Second, does he accept the principle of accountability for his own misdeeds – or does he in fact try to pass off to others every mistake that occurs?

Third, does he rule through the sowing of discord and division? After coming to power, does he identify other potential rivals to power and attack them or set them to battle, one against the other? Is he a "divider" or a "uniter" of his people?

America in its history has known great, mediocre and truly lamentable presidents. But in its entire history, America has had only one leader who clearly passes Kant's three-point test to detect the political scoundrel. His name is George W Bush. Is it even necessary to reherse the test?

First, Bush more than any other leader in the nation's history has asserted an ahistorical theory of presidential power, claiming ascendancy over the other branches of government and the right to act above the law, even in violation of the criminal law. This asserted tyrannical power is aimed both at the American republic, and even more menacingly, at states abroad. The fundamental strictures of skepticism and care are disregarded. The vital role of public debate and discourse as a precursor to use of the awesome war-making powers is corrupted. An Orwellian National Surveillance State is being crafted, the extent of which few in this country appreciate.

Second, Bush's refusal to accept responsibility for his erroneous judgments is now legendary. Hurricane Katrina was a defining moment for most Americans. But in this election, the war in Iraq reflects colossal, tragic misjudgments that have brought ruin and destruction to the Middle East and cost America immense blood and treasure. Yet, even now, Bush lies about the situation, talks about "winning" and "victory" and calls the performance of his Secretary of Defense "fantastic." (Which as Christopher Hitchens notes, it literally is, namely performance based on fantasy rather than reality).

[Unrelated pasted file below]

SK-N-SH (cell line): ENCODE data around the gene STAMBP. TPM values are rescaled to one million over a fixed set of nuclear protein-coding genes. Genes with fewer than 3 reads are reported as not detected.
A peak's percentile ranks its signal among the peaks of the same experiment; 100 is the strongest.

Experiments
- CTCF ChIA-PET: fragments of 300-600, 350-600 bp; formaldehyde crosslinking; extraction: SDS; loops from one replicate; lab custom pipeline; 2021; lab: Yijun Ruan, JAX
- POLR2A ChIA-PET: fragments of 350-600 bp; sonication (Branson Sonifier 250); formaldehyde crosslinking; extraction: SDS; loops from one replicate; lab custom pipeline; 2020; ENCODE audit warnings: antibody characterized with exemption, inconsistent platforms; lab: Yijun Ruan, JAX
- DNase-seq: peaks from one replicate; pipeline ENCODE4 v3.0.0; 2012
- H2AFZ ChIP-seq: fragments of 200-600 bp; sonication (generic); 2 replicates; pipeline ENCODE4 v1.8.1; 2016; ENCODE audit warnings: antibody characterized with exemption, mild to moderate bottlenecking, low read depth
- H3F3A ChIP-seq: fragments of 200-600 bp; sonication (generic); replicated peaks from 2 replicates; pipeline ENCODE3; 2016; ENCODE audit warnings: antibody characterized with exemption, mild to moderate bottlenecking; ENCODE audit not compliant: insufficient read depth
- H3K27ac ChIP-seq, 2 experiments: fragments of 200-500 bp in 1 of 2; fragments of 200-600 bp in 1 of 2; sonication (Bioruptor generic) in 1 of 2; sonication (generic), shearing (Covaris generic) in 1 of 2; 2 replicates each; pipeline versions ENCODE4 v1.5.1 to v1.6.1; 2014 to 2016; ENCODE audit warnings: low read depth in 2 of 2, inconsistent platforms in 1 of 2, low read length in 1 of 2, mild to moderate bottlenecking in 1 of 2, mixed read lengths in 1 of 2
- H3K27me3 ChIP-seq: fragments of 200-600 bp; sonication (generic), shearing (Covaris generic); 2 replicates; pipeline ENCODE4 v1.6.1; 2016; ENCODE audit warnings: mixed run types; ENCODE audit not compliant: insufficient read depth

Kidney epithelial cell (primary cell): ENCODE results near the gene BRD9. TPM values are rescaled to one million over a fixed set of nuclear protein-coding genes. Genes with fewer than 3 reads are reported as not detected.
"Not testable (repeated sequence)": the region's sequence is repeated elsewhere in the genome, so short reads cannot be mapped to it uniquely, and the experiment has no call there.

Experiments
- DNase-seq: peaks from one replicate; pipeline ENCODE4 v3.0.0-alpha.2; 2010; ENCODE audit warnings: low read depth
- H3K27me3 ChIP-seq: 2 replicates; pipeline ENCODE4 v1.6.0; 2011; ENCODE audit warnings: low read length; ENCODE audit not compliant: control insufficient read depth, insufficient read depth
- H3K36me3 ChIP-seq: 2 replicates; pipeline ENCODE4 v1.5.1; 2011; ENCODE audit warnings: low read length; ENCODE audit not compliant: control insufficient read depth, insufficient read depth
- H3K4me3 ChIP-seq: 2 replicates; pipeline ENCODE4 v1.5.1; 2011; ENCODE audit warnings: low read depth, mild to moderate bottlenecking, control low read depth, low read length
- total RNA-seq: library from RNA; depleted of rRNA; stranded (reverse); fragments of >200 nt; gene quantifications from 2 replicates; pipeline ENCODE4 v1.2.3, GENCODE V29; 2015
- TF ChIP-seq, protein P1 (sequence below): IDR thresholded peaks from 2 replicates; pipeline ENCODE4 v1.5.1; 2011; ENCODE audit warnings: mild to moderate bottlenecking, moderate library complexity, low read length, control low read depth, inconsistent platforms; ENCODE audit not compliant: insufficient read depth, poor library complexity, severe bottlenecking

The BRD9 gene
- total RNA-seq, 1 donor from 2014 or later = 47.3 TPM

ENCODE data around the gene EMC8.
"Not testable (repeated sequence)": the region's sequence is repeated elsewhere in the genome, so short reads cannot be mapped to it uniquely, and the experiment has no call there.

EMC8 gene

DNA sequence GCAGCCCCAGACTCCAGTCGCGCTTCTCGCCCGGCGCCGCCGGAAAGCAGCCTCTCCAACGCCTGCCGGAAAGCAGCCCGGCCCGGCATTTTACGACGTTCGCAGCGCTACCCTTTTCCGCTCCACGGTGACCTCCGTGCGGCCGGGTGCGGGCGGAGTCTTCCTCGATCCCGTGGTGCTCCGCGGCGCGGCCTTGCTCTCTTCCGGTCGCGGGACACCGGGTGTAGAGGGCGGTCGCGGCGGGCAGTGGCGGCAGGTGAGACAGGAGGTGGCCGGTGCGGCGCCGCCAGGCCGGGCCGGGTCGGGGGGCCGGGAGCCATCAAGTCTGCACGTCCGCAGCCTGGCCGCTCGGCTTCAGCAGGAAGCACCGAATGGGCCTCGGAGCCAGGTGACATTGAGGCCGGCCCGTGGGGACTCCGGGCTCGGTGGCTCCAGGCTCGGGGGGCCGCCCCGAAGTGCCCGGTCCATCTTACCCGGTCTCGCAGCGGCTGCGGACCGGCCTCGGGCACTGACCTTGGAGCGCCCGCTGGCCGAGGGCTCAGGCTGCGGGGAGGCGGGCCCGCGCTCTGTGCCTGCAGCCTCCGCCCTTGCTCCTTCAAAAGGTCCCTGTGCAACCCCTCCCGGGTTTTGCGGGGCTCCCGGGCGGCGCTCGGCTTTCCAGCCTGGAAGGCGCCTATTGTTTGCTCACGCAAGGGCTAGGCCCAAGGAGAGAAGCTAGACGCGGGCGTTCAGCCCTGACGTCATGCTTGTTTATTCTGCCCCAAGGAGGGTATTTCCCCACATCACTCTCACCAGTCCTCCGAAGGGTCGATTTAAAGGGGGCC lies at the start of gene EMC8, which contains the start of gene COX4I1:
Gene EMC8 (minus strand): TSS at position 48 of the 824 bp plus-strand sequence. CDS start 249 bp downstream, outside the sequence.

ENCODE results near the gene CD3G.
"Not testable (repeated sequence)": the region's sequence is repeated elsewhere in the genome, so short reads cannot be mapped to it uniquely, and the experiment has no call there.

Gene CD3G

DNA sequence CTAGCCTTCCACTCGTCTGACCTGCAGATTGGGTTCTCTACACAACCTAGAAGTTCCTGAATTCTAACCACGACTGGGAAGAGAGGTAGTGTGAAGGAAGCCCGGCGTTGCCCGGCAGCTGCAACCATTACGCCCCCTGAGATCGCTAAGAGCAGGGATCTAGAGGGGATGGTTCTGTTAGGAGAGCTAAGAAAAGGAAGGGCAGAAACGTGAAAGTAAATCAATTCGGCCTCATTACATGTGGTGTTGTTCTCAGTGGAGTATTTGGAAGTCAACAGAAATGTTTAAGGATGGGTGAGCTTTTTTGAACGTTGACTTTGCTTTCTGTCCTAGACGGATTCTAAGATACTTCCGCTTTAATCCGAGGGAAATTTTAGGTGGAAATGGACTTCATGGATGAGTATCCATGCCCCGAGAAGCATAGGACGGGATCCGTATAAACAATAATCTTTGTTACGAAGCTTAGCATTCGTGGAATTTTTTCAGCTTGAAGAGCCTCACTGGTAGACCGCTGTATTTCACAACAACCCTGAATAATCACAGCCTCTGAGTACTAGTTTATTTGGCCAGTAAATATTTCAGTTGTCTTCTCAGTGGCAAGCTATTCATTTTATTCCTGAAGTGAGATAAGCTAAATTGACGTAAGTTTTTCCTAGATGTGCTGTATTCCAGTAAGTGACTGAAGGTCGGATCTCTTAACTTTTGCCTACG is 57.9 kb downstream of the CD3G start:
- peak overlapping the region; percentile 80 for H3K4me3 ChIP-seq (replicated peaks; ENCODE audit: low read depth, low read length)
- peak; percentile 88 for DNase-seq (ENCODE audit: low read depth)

Third, as the New York Times recently observed in an editorial, the historical moniker for Bush is now fixed: he is the Great Divider. No president has consciously worked to vilify his political rivals in quite so disgraceful and destructive a fashion as he has. He has been enabled in this horrifying project by a press which was pliant for six years, and only now shows ambiguous signs of awakening from an extended trance. Too late, perhaps.

Bush can be judged by his words and his conduct. More precisely, his words should be weighed against his conduct, as Hans Morgenthau writes. With some prompting from Greg Djerejian, I include his thoughts here for this proposition. Morgenthau may well be the anti-idealist; the anti-Kant. He is nevertheless a powerful and important thinker. And he too grasps the proper role of morality and the critical need to form careful judgments about those who cloak themselves in moralizing garb. Is his view fundamentally all that different from Kant's? Not on this point.

I fear for my country at this time. I fear for all of us and our world. Many of you may disagree with me. But I ask all to weigh this vote with care. This vote may be your last.

Saturday, November 04, 2006

You Call It "Torture"; We Call It "Coming Into Possession of Classified Information"

Marty Lederman

Why can't Majid Khan have a lawyer, according to the Department of Justice? Because he might tell the lawyer how he was treated by the U.S. government. Think about that for a second.